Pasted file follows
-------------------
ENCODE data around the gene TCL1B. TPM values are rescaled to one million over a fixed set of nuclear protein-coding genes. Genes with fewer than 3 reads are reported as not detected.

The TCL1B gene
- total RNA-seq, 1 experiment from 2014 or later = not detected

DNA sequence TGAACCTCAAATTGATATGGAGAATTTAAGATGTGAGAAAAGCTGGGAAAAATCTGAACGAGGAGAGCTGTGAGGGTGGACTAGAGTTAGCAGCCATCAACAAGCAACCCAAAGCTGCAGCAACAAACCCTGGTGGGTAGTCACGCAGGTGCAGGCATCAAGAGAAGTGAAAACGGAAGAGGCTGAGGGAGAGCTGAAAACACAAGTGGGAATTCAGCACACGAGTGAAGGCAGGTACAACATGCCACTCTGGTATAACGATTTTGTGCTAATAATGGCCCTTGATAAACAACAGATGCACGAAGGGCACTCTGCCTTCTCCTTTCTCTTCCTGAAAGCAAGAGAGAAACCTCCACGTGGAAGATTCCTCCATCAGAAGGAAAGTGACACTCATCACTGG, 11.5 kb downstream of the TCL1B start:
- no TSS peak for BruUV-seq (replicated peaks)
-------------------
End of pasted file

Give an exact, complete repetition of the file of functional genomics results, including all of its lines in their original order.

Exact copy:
ENCODE data around the gene TCL1B. TPM values are rescaled to one million over a fixed set of nuclear protein-coding genes. Genes with fewer than 3 reads are reported as not detected.

The TCL1B gene
- total RNA-seq, 1 experiment from 2014 or later = not detected

DNA sequence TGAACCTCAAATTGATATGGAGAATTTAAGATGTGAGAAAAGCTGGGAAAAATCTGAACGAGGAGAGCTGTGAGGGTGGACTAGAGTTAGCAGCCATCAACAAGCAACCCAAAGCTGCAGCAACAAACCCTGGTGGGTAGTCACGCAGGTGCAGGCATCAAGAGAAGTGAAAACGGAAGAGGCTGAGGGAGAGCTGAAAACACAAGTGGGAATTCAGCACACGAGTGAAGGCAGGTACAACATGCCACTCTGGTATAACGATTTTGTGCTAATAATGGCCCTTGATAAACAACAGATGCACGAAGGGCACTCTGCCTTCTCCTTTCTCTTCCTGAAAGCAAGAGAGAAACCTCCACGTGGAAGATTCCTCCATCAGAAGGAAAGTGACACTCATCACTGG, 11.5 kb downstream of the TCL1B start:
- no TSS peak for BruUV-seq (replicated peaks)